Author Topic: FIRE & Effective Altruism  (Read 2911 times)

shelbster

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FIRE & Effective Altruism
« on: December 18, 2019, 12:13:25 AM »
Hello Mustachians, 

I understand there to be some overlap between FIRE people and Effective Altruism (EA) people, so I figure this is a good place to get some perspective. 

The short version:
For other EA devotees out there, how do you combine FIRE and EA, in your worldview? Do you find that your FIRE goals and your EA plans are sometimes at odds? If so, how do you reconcile them? 


When I stop to think about it, devoting so much time and energy to FIRE goals when you could be helping the world in an impactful way seems... if not selfish, then at least quite self-centered. Who are we to be among the wealthiest people in the world, pursue a career up to the point where it meets our needs, then say "eh, I think I've contributed enough to the world -- I'm going to lounge around doing purely or primarily activities that bring me joy for the rest of my existence"? Taking care of yourself is one thing, but do we not have some moral obligation to help the truly needy in the world during our time here?

(This obviously applies more to people who, like me, really want to retire early instead of, say, achieving financial independence and continuing to do impactful work or earn to give.)

When I've posed these thoughts to most people I usually go to for advice, the general feedback is that I care too much about helping the world / that I have too narrow a view on what "helping the world" consists of and could just be happy with retiring then spending time doing volunteer work, etc.... From an EA perspective, though, volunteering at my local soup kitchen or whatnot is so low-impact that it seems like it almost doesn't count.

So, I'd love to get some thoughts from other folks who join me at the philosophical intersection of FIRE and EA.




If you want the longer version...
Context 1: I'm having a bit of a crisis of confidence about this in my own life. Let the records show that I recognize I, a known overthinker, am way overthinking this. 

Context 2: I've been working in consulting for 3 years, and a good part of the reason I started down this path is that I read the 80,000 Hours career guide (it's so good: https://80000hours.org/career-guide/) and thought consulting was a good personal fit and a good first step to get career capital. Both have turned out to be pretty true.

During that time, I got deeper into FIRE and am currently about a fifth of the way to what you might call a base-level FIRE goal: $500k savings at a 4% SWR = $20k/year, or enough to cover the basics and let me do anything I want in the amount of time that I want. For the last 2ish years, my goal has been to reach that point by age 30ish (I'm 26 now), probably have kids afterwards, and continue to work part-time with way more freedom of choice and flexibility in my time and lifestyle. In particular, the prospect of having kids and working full time sounds like the closest thing to torture, to me, that normal humans can expect to endure. I would like to avoid it.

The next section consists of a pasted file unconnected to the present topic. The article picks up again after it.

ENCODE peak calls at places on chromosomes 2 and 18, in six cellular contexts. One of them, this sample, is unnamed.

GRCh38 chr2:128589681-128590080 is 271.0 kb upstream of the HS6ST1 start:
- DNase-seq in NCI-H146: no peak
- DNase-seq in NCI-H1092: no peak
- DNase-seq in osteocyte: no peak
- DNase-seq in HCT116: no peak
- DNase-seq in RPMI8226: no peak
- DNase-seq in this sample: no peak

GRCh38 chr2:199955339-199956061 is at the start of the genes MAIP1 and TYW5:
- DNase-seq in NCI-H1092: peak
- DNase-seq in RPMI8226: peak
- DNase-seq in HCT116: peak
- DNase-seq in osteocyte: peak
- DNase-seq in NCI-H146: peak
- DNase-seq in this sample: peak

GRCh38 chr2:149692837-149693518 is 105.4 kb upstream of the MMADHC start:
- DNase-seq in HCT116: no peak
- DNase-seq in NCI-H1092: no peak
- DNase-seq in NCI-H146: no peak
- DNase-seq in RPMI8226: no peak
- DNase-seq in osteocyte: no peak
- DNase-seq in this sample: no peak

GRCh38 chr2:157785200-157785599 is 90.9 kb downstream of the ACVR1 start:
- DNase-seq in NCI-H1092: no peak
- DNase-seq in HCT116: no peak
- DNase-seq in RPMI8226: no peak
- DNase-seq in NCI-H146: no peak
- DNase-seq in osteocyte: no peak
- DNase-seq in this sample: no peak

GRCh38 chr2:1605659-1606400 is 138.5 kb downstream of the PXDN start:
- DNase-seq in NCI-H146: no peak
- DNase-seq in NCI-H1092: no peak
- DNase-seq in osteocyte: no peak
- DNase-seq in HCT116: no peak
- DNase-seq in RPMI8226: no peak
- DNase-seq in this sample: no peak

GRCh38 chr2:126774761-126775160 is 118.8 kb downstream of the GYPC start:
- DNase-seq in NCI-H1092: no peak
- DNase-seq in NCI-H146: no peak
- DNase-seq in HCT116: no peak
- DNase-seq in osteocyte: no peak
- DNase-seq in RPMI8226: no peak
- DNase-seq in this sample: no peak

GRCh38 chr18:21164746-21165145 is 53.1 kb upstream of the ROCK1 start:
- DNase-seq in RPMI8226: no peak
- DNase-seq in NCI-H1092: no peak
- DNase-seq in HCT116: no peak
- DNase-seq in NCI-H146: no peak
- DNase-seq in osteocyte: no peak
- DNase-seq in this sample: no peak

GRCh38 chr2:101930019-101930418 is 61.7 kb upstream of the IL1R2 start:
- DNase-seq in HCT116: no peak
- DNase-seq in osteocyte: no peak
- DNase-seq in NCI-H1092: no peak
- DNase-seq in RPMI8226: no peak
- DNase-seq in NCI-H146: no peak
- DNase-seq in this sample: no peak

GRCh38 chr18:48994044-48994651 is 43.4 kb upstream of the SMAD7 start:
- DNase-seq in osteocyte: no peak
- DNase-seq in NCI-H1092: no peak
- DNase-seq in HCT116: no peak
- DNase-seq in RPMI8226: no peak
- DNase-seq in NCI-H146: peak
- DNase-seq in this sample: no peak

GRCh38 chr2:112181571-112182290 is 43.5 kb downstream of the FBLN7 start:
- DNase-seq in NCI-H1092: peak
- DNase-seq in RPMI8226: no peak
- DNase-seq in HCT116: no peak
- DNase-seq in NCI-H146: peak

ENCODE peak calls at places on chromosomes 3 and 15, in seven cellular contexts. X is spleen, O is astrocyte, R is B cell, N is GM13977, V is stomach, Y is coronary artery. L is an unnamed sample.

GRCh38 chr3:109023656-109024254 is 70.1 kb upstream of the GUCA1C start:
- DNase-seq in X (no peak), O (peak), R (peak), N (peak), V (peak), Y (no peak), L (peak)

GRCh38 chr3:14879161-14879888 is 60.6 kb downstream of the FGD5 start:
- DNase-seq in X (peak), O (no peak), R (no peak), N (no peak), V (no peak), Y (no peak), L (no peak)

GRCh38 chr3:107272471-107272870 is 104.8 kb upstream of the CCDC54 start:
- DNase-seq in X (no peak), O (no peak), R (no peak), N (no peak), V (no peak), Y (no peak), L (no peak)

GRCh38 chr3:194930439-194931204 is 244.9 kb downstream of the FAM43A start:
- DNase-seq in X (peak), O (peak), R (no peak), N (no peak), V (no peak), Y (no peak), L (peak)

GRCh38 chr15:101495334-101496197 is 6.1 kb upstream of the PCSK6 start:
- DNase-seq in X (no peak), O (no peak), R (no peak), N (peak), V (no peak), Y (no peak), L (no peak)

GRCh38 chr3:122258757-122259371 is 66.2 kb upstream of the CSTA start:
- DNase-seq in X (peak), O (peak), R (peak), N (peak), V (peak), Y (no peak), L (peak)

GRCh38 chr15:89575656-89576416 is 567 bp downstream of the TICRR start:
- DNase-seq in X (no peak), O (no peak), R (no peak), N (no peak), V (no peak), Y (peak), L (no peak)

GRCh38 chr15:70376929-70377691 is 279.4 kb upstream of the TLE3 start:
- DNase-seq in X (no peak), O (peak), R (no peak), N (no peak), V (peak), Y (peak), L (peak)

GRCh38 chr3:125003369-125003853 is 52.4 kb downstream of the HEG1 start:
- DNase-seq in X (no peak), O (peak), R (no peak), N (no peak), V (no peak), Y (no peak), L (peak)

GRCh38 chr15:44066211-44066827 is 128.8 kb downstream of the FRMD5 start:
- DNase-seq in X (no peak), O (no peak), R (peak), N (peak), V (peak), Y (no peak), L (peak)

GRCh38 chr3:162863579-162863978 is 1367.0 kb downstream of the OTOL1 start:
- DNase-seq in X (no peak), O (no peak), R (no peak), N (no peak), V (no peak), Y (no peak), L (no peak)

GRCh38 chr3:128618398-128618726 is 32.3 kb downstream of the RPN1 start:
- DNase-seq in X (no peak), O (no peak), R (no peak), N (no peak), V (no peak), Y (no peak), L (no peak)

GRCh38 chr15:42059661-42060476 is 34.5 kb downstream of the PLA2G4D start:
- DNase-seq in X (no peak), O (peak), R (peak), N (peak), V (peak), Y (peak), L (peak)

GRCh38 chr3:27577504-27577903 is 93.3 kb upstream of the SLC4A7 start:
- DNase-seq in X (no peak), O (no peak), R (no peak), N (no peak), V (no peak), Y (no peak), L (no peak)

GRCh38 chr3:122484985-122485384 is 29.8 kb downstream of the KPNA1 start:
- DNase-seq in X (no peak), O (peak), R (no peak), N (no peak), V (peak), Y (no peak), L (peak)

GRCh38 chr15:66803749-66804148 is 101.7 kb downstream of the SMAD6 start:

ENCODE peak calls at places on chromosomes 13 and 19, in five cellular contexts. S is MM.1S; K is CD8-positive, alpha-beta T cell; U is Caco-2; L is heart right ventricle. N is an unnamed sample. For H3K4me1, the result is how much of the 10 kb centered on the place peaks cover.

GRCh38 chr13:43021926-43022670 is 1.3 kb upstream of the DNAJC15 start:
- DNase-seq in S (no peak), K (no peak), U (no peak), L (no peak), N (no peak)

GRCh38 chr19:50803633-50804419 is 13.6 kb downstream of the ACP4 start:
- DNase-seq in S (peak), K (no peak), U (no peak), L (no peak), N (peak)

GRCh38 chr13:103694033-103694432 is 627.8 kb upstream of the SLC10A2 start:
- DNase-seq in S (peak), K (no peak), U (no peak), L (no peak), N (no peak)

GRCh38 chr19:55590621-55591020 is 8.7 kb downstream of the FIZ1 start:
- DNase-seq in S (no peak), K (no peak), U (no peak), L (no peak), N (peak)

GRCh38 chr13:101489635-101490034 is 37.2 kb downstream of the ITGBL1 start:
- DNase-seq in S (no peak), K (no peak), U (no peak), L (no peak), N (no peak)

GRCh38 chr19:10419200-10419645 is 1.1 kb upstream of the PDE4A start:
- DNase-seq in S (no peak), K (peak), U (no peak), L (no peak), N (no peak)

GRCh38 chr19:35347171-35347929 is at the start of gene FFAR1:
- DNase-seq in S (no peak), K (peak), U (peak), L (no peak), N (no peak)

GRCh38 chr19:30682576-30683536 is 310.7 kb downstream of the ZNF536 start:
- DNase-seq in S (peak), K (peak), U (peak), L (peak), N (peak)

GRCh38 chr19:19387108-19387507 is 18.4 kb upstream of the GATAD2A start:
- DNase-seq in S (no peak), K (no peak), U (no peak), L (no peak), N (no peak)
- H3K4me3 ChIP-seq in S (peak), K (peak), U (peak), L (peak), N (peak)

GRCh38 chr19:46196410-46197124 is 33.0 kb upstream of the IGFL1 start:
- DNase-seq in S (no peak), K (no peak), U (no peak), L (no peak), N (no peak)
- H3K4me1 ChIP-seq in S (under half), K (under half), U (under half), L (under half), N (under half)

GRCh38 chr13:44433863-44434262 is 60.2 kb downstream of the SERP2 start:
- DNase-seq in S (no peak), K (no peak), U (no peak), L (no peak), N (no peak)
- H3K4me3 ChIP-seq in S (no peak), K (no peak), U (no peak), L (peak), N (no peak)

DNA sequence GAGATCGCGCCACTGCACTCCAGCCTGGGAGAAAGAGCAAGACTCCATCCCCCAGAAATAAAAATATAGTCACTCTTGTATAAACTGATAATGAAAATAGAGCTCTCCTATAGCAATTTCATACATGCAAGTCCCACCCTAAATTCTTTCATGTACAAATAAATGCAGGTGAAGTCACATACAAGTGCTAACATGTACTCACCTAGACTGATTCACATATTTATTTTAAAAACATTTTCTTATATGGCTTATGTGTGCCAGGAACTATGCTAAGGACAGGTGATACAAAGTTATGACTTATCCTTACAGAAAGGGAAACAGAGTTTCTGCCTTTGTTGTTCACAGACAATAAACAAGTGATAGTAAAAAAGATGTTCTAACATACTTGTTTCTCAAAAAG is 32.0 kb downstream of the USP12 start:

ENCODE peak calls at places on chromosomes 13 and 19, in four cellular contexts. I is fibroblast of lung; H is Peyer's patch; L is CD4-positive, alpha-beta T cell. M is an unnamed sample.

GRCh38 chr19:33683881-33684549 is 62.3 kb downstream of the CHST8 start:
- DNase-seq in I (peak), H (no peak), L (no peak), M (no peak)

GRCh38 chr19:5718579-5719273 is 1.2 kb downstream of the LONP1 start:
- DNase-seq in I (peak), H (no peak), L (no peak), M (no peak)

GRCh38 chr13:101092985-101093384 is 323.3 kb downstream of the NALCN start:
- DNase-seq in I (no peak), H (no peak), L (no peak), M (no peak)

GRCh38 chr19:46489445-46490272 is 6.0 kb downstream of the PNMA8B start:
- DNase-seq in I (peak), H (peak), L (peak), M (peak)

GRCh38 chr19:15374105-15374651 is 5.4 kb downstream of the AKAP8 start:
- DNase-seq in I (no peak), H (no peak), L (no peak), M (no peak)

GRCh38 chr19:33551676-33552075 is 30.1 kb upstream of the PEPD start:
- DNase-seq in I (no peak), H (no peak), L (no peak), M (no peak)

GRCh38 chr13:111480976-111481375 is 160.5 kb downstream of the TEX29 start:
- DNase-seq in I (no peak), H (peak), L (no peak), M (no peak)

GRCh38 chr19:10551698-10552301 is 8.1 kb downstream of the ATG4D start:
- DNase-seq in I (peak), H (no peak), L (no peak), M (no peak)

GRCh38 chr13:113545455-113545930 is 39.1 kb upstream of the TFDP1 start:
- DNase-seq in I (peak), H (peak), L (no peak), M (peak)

All that makes for a fine plan, even one that's on its way to fruition, but I'm really starting to find that consulting does not put a fire under me to get out of bed every day. In fact, I burned out hardcore at my last (way crappier) consulting job and see myself going down a similar path after just a few months at my new (way better) one.

In my overthinking, I've basically boiled this down to 2 fundamental reasons: (1) it isn't really an intellectual challenge, and (2) I fail to find meaning in being part of the global 1% and spending my days helping... mostly, the global 1%.

So I'm trying to reconcile a slew of contradictory wants: a desire to help the world, FIRE goals / not wanting to work full time forever.

Some options include:
1. Continue in consulting, continue down a path I'm on towards more intellectually stimulating (data) work, and consider earning to give, at least part time
Good: means I'm doing the right thing now
Bad: probably won't be able to keep up consulting that long

2. Pursue a grad degree (probably econ) and apply that to more directly impactful work
Good: intellectual stimulation because I want to learn ALL THE THINGS; I suspect it would lead me to a day job that I would be happy to keep up for the longer term; having a PhD would be really cool
Bad: I could get through grad school and still be unhappy; HUGE personal/logistical/financial sacrifices (potentially including things like delayed FIRE, having kids and doing grad school at the same time which sounds completely miserable)

3. Switch to another high-impact career that uses my brain and isn't as lumpy as grad schoolGood: solves lots of problems
Bad: potentially mythical? 

4. Continue to wallow in my misery
Good: no need to do anything!
Bad: the slow process of being consumed by guilt at not giving the requisite effort at my job and not feeling like I'm making meaningful contributions to the human existence with my life (ha) 

With all of that floating around in my head at present, I'm thinking that it would help to get my framework straight re: relative priorities about financial independence, leisure time, intellectual stimulation, and a moral obligation to help those without the good fortune of being born into the global 1%.